Groundwater Quality Analysis with QGIS3 Tutorial - Case Arsenic in California

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Physical process on the surface and underground flow regime are spatially and temporal distributed, therefore the use of GIS software is key to understand the different patterns in groundwater flow and quality and the interaction with surface flow, geology and anthropogenic factors.

Some of the best sources to understand groundwater flow and interaction with water quality are the Toth publications, specially: Gravitational Systems of Groundwater Flow: Theory, Evaluation, Utilization (2009). From the outlined concepts of the book, there is a major need to understand the 2D and even 3D distribution of the recharge and discharge zones, together with chemical components and field parameters to have a feeling of what is going on below surface.

Since groundwater happens in the ground, and the we as humans are incapable to see behind a solid or a porous media, the groundwater flow regime remains one of the most uncertain topics on human wisdom. There aren´t two places with the same groundwater flow characteristics; heterogenity in groundwater flow comes from geology, climate, latitude, land cover and other factors. For every case, a particular analysis have to be done with the available data on the spatial and temporal scale.

QGIS is a open geographical information system (GIS) software that brings a variety of tools for the thematic spatial representation of the groundwater quality components. This tutorial shows a whole exercise of data preparation, color based representation, ruled based representation of points above standars, spatial interpolation and contour representation.

Chemical dataset and standards

The dataset has 2180 arsenic values, in micrograms per liter, for groundwater samples in California. The samples were compiled by the United States Geological Survey (USGS) between 1973 and 2001. More information about the dataset on this link:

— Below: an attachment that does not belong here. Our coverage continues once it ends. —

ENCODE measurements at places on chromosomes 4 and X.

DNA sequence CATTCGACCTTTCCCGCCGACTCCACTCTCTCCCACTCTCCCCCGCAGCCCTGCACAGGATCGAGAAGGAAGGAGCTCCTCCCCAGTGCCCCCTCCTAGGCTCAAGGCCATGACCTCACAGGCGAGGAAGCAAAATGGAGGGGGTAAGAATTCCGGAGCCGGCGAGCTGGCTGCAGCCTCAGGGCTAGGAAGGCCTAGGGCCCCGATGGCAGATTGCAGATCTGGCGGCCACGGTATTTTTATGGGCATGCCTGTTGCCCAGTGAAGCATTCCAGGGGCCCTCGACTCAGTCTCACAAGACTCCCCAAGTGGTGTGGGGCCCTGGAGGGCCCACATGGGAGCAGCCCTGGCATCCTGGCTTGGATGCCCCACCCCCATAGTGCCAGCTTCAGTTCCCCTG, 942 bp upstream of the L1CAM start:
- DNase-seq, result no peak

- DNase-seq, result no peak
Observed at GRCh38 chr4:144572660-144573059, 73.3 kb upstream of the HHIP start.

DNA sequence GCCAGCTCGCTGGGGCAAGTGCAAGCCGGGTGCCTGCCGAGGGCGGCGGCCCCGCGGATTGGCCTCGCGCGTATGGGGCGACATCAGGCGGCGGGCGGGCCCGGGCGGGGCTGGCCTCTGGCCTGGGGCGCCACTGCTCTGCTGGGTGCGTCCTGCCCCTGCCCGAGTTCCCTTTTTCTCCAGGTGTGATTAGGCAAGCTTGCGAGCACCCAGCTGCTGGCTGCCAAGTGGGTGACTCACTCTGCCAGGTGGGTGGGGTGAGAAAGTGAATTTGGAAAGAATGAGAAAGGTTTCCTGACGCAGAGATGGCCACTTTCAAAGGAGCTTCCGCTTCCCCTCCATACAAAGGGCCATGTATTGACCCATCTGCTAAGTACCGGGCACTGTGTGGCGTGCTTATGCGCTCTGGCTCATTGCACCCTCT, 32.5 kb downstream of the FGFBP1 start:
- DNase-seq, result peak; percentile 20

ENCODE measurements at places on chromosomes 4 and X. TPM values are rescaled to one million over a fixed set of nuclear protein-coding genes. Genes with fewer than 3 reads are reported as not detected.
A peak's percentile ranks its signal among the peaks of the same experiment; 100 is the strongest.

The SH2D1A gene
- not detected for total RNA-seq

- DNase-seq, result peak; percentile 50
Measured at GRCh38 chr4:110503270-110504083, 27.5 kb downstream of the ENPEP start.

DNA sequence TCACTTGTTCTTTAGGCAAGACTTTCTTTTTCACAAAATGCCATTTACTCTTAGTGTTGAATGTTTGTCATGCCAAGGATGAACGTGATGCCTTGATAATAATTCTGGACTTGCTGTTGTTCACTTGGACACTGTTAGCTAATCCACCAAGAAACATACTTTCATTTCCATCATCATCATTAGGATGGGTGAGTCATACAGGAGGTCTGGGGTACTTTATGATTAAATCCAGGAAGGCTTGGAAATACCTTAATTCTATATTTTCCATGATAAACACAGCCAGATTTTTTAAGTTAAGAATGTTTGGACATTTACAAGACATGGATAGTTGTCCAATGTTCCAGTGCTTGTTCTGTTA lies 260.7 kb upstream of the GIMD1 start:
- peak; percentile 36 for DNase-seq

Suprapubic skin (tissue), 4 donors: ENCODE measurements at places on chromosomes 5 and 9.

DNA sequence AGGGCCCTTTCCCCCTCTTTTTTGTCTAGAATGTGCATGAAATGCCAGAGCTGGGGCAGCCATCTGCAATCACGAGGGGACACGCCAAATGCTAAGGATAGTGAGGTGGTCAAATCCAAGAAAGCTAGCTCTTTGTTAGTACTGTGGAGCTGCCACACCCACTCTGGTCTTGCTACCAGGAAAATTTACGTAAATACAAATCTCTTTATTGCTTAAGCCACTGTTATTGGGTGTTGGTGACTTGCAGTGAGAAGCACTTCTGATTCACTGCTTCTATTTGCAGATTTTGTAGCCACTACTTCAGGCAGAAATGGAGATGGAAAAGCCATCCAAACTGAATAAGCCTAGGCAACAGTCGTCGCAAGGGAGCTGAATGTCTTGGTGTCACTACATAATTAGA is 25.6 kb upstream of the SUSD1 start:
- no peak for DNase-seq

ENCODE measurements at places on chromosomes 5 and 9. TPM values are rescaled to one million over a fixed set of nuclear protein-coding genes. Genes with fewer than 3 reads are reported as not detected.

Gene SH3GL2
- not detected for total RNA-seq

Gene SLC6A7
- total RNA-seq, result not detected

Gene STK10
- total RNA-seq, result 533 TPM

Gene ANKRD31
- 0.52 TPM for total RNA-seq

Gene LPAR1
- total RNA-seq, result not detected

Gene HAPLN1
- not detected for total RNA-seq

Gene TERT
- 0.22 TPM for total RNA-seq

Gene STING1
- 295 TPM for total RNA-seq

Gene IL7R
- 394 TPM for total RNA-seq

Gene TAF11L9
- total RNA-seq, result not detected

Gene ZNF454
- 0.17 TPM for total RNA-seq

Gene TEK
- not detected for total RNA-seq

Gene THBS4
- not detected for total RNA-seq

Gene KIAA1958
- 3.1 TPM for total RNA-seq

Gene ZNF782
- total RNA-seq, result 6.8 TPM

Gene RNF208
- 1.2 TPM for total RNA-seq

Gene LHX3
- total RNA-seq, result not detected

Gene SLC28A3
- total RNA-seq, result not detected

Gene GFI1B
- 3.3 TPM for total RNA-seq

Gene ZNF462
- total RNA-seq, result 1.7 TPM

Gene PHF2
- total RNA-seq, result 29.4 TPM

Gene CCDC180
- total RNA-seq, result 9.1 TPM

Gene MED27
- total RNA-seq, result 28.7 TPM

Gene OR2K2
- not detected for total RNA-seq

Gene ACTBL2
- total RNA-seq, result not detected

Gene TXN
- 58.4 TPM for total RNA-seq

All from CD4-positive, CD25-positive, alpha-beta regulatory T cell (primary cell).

https://catalog.data.gov/dataset/map-of-arsenic-concentrations-in-groundwater-of-the-united-states

Drinking water standards came from the National Primary Drinking Water Regulations (NPDWR). More information on the document on this link:

https://www.epa.gov/wqc/national-recommended-water-quality-criteria-human-health-criteria-table

QGIS tools for groundwater quality representation

There are many tools in QGIS for point feature representation. Here we show some tools for the representation of groundwater quality components on monitoring sites.


Color based component representation

Under Properties/Symbology select Graduated. Dont forget to select a color map and press Classify

QGISColorBasedComponentRepresentation.PNG

Ruled based component representation

Used to represent the arsenic components above the standard. Under Properties/Symbology select Rule-based. Insert a rule by clicking on the green plus bottom, insert the rule name and a expresion that in this case was: “"AS_CONC" > 10“

QGISRuledBasedComponentRepresentation.PNG

Spatial interpolation

On Processing select Multilevel b-spline interpolation, select “AS_CONC” as the Attribute and increase the Cellsize to 1000 otherwise the output raster will be huge based on the point region.

QGISSpatialInterpolation.PNG

Contour representation

On Processing select Contour. Filter the result for negative values with Filter.. and insert the following expression: "ELEV" >= 0. You can use a gradient representation of contour lines with the concentration value and insert some labels.

QGISContourRepresentation.PNG

Tutorial

Input data

You can download the input data for this tutorial here.

Saul Montoya

Saul Montoya es Ingeniero Civil graduado de la Pontificia Universidad Católica del Perú en Lima con estudios de postgrado en Manejo e Ingeniería de Recursos Hídricos (Programa WAREM) de la Universidad de Stuttgart con mención en Ingeniería de Aguas Subterráneas y Hidroinformática.

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